Johnson Crane Hire was contracted by SAPREF to undertake heavy lifts associated with maintenance work that was required on two columns of its North Zone Unit during the biannual turnaround undertaken at the Durban refinery in 2015. Johnson Crane Hire was contracted to supply an extended fleet of cranes required to perform the extensive maintenance work that was executed during the turnaround.
The biannual turnaround involved shutting down the Central Zone of the refinery and performing scheduled maintenance work, statutory inspections, repair work where needed and the execution of project modifications. Work on the turnaround started on 4 May 2015 and continued through to the end of July. Johnson Crane Hire supplied 65 cranes on the turnaround, mostly dedicated to general plant maintenance tasks, as well 14 additional operators to facilitate night shift works.
Concurrently with the general maintenance work that was to be executed during the turnaround, it was decided to use the planned shutdown as an opportunity to carry out necessary repairs on two columns that form part of the North Zone Unit. A number of heavy lifts were required as part of the repair work and Johnson Crane Hire utilised its Liebherr LR-1600/2 to execute the work. This crane has a SWL capacity of 600 metric ton and is only one of several large capacity crawler cranes operated as part of the Johnson Crane Hire’s fleet of crawler and lattice boom cranes.
Grant Parker, project manager at Johnson Crane Hire, says that the team worked closely with the SAPREF project team from the early stages of the project.
According to Parker the single most challenging aspect that they faced was the extremely limited space available to both assemble and operate this huge crane. The assembly and operation of the crane within such constraints required skill, careful planning and attention to detail.
A specially constructed crane pad was built to accommodate the crane and allow facilitation of the crawler crane’s movement during the lifting activities. Crane assembly was undertaken over an 11 day period and thereafter the heavy lifts were completed in just over two weeks. A further 11 days were required to dismantle the crane.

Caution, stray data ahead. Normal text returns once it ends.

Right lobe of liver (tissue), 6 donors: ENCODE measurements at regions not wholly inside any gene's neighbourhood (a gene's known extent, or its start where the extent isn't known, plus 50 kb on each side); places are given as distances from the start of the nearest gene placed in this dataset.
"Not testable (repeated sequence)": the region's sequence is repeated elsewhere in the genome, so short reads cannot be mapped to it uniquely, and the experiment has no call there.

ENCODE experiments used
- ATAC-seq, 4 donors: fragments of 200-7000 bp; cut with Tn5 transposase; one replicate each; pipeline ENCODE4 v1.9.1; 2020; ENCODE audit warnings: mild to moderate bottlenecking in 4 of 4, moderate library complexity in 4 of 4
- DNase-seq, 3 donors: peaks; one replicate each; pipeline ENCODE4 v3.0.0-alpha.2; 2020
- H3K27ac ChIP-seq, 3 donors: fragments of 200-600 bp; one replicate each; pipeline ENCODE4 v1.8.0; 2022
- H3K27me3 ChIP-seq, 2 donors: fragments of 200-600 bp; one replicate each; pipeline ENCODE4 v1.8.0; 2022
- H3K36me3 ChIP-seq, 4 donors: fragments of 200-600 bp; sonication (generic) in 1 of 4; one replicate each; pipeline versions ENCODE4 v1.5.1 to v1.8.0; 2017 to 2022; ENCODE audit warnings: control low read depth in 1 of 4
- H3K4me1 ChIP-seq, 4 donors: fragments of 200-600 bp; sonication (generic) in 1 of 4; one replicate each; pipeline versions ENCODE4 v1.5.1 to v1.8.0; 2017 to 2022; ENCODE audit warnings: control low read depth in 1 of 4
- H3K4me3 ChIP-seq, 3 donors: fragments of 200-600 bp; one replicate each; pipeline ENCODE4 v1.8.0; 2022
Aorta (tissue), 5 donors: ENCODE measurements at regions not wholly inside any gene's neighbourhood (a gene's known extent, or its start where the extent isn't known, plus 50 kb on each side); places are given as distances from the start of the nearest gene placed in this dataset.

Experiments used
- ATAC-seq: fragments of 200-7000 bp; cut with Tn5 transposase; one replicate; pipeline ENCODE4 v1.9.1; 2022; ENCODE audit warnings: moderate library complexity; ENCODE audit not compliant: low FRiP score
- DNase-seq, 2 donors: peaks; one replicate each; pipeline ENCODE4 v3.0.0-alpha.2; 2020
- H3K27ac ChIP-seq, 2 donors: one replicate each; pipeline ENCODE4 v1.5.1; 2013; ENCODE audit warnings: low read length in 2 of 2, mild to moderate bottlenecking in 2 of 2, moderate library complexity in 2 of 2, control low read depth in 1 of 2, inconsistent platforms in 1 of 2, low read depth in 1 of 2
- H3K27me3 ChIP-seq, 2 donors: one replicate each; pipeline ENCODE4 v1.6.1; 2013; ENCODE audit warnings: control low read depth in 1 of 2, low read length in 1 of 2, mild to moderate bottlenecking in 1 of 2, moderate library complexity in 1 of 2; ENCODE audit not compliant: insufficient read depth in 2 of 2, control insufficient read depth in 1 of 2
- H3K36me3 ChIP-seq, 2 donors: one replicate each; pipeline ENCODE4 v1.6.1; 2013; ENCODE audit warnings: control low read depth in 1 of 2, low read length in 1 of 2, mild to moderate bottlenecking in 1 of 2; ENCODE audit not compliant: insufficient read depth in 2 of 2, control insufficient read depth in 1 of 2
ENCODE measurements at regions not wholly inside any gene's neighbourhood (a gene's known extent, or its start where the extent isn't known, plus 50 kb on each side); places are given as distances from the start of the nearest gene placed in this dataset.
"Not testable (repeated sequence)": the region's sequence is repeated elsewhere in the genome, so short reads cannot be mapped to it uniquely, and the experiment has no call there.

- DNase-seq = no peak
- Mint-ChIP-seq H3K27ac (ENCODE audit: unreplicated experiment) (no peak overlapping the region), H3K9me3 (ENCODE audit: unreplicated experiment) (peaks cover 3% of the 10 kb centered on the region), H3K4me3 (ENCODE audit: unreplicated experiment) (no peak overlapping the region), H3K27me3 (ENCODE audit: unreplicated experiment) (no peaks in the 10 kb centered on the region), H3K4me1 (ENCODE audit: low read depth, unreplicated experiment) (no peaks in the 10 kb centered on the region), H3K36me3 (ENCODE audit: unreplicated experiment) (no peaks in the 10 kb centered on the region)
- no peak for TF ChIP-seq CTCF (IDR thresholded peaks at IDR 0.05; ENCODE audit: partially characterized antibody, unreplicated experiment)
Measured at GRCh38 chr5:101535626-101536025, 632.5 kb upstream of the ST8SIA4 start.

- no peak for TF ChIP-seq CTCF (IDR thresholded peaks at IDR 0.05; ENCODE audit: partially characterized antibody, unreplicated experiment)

The first lift comprised the offloading of a new prefabricated ‘can’ section with a mass of 13 metric tons. The ‘can’ section was then lifted into a temporary support structure that was specifically built for attaching the ‘can’ section to the existing top section of the column. The top section of the existing C 4101 column was then removed and placed on top of the temporary support structure to facilitate assembly, alignment and welding of the new ‘can’ section to the existing top section.
The corroded section was removed from the existing column and placed on the ground for subsequent removal by a 100 ton LTR 1100 hydraulic crawler crane, also supplied by Johnson Crane Hire. The newly constructed top, with a calculated mass of 143 metric tons, was lifted into position at a lift radius of 43 metres.
The smaller second column was located in a constricted area of the plant that required a boom reach of 41 metres. The existing column was removed and replaced with a new column which had been prefabricated and pre-dressed on site. This lift was performed concurrently with the repair of the larger column.
Gavin Jacobs, branch manager for Johnson Crane Hire Durban, says that teamwork played a vital role in the successful execution of the turnaround. Having 65 cranes on site was a challenging task and good planning was a key to our success.
Safety was a major focus for all the lifts, irrespective of complexity. Regular site meetings and daily toolbox talks were conducted to create awareness, and assess and mitigate risks.